"Deep breaths, April. Deep breaths."
April Ballentine nods, steeling herself. As she sits inside the lab of the University of Kentucky's Sports Medicine Research Institute (SMRI), her anticipation stirs up an incredible amount of pure nervousness.
This is the day the Lexington native has been waiting for, working for – for weeks, months, even years.
A crowd has gathered to witness this moment, including April's friends and family, UK faculty, and physical therapy students from the UK College of Health Sciences.
With great trepidation, she shifts her body into position, channeling her mindfulness to conquer this new task. Then, she is asked the million-dollar question.
April looks up at the physical therapist in front of her, unflinching. "Yes."
Today, the 51-year-old will stand and walk for the first time in more than eight years.
In August 2013, April was out with friends at a happy hour when an ex-boyfriend showed up, gun in hand. As he raised it toward her face, she blocked his first shot. But in the chaos, she blacked out and fell to the ground. He then unloaded the chamber on her in front of more than 50 witnesses.
At some point, April woke up, covered in a white sheet. Her ears were ringing, and all she could utter was one phrase, over and over. "I've got to get up."
She then heard a voice gently reply, telling her to lie still, followed by sirens. She couldn't breathe. Then, everything went black again.
When April woke up for the second time, she was at the University of Kentucky Albert B. Chandler Hospital.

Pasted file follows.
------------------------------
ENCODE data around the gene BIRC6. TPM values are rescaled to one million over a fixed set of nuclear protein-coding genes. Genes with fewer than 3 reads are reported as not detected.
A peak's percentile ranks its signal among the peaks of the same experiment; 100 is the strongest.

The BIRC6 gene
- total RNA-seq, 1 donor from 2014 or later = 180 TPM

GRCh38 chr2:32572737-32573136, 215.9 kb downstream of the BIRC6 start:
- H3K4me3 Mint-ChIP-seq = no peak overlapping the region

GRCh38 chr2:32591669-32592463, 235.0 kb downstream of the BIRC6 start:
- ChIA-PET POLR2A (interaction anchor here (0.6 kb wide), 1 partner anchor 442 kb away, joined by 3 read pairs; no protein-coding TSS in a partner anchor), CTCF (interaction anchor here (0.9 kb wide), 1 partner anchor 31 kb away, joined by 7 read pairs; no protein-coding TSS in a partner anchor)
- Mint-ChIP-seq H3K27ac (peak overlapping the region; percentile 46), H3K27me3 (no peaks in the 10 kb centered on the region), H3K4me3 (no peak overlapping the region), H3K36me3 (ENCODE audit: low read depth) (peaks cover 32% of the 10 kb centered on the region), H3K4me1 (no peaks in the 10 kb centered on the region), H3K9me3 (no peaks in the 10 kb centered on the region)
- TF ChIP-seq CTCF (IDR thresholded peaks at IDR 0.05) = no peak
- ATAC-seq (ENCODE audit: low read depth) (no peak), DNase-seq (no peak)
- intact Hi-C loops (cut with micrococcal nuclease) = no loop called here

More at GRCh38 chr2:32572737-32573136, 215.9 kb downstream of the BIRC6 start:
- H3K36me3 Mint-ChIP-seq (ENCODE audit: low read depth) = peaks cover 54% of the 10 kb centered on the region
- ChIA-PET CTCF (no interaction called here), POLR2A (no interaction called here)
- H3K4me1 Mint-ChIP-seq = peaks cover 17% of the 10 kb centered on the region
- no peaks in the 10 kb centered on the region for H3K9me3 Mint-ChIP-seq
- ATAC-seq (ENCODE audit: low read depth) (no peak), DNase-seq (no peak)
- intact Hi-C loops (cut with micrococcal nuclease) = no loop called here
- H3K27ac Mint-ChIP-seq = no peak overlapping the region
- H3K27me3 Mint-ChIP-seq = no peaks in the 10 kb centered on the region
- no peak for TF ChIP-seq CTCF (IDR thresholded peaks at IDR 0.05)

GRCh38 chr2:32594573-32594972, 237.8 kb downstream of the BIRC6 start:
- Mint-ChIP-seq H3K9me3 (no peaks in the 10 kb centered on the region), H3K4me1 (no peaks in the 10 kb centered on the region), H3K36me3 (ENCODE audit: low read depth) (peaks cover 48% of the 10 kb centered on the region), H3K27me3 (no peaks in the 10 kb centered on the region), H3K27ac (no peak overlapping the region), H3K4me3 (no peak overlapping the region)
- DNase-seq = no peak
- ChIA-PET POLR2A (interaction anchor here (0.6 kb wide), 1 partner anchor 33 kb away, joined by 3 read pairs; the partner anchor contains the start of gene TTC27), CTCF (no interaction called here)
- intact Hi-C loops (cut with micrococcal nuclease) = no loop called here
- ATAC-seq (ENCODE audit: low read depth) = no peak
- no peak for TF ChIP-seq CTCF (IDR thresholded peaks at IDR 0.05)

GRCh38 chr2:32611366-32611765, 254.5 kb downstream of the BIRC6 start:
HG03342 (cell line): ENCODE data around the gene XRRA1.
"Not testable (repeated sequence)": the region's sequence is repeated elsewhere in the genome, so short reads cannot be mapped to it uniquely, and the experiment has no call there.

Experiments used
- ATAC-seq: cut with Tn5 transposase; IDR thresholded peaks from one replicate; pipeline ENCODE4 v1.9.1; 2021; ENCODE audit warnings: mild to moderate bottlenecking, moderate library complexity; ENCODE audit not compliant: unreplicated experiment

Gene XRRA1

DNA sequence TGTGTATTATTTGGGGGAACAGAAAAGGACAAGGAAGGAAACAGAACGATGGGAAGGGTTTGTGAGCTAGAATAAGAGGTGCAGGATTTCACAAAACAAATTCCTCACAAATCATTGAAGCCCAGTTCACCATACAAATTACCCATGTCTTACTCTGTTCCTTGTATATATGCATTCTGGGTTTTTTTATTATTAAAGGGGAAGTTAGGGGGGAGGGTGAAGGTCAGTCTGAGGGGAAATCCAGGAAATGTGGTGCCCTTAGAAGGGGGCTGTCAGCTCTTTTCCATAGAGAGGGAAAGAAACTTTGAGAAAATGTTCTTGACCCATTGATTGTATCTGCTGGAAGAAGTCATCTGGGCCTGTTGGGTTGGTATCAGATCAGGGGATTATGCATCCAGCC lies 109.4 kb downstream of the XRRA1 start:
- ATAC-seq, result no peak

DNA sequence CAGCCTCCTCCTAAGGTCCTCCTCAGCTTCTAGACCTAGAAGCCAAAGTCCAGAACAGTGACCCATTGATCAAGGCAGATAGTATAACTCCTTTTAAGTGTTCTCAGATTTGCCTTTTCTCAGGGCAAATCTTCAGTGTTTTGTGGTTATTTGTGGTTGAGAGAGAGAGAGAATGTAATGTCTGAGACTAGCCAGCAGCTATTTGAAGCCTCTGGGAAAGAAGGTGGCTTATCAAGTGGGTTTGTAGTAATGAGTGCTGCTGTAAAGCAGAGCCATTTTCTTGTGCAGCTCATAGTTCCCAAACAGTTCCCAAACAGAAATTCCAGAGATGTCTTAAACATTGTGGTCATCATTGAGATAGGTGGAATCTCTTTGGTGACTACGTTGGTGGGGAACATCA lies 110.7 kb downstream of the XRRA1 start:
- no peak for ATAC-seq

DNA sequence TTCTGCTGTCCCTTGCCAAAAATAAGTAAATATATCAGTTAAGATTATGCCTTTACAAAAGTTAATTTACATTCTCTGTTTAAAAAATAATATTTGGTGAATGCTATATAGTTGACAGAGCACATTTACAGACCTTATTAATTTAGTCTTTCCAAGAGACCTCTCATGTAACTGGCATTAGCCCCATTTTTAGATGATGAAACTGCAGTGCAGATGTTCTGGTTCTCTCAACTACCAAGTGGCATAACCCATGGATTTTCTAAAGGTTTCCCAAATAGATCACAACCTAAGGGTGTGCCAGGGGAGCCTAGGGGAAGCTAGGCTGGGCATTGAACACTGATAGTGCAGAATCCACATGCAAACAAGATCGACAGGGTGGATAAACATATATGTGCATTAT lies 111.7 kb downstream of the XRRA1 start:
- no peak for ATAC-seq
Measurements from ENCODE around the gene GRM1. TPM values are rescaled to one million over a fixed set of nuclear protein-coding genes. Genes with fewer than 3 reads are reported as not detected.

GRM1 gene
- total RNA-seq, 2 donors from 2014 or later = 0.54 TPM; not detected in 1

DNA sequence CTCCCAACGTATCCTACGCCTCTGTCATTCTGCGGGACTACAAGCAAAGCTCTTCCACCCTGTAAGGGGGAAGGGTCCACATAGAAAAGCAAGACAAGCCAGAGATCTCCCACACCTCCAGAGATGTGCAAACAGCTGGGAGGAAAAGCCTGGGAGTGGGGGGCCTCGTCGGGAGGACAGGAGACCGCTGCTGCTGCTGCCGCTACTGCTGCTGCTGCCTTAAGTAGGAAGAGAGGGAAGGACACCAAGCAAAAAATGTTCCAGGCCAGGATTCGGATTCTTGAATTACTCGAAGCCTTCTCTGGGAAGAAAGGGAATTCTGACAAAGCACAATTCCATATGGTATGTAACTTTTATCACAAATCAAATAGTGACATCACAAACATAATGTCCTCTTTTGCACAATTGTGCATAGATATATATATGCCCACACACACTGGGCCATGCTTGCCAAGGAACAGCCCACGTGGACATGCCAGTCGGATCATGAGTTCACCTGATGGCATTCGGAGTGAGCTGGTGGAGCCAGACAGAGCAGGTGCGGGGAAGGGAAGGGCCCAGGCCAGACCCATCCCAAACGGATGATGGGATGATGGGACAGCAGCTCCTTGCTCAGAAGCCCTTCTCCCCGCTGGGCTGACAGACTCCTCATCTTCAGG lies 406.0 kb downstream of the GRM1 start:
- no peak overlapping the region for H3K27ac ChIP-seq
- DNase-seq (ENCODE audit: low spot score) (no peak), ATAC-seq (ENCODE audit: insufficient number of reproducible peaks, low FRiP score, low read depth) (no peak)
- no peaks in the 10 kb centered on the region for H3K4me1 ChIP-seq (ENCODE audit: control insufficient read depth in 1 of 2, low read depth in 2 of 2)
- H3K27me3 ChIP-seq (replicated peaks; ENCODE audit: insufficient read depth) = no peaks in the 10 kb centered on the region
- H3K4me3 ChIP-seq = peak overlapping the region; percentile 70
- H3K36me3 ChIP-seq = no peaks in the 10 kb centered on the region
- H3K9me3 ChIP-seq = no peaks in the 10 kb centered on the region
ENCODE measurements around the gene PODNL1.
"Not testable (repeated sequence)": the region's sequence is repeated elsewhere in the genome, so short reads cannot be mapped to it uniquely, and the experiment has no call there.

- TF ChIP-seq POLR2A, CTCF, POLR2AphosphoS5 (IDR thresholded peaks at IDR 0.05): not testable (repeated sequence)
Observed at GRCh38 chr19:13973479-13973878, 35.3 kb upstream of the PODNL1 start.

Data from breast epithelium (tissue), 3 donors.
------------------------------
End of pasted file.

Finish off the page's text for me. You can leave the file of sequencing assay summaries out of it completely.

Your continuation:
She had survived five gunshots at close range. A trauma team, led by Trauma Medical Director Andrew Bernard, M.D., had stopped the bleeding – ultimately saving her life.
Because she was hooked up to a respirator, April's medical team gave her a dry erase board to communicate.
"I wrote my daughter's name with a question mark, and they said she was fine," April said. "Then they asked me if there was anything they could get for me. And I said I was hungry as hell."
That fighting spirit kept April going during her stint in the ICU – a time she calls "one of the greatest challenges I've had to go through in my life." After several weeks of intensive care, she was discharged to Cardinal Hill Rehabilitation Hospital.
"That's when I learned I was paralyzed," April said. "I had never heard that word before – or if I did, it just never registered because I was so highly medicated."
At Cardinal Hill, April began working with a team of therapists led by physical medicine and rehabilitation physician Sara Salles, D.O. She had to learn how to live with her new normal: paralyzed from the chest down due to a T4 spinal cord injury.
"Dr. Salles explained everything to me," April said. "And I said, 'OK.' I never asked why. I never cried about it. The pain was more overbearing than anything else I could have imagined because it was constant. [It's] something I never want anyone to experience."
April spent 90 days at the facility. She'd heard of companies that made robotic exoskeletons, which allowed users to stand up and walk again with bracing and support from the upper body. Occasionally during her therapy, April would try to stand, holding herself with her arms.
It was far harder than she had expected.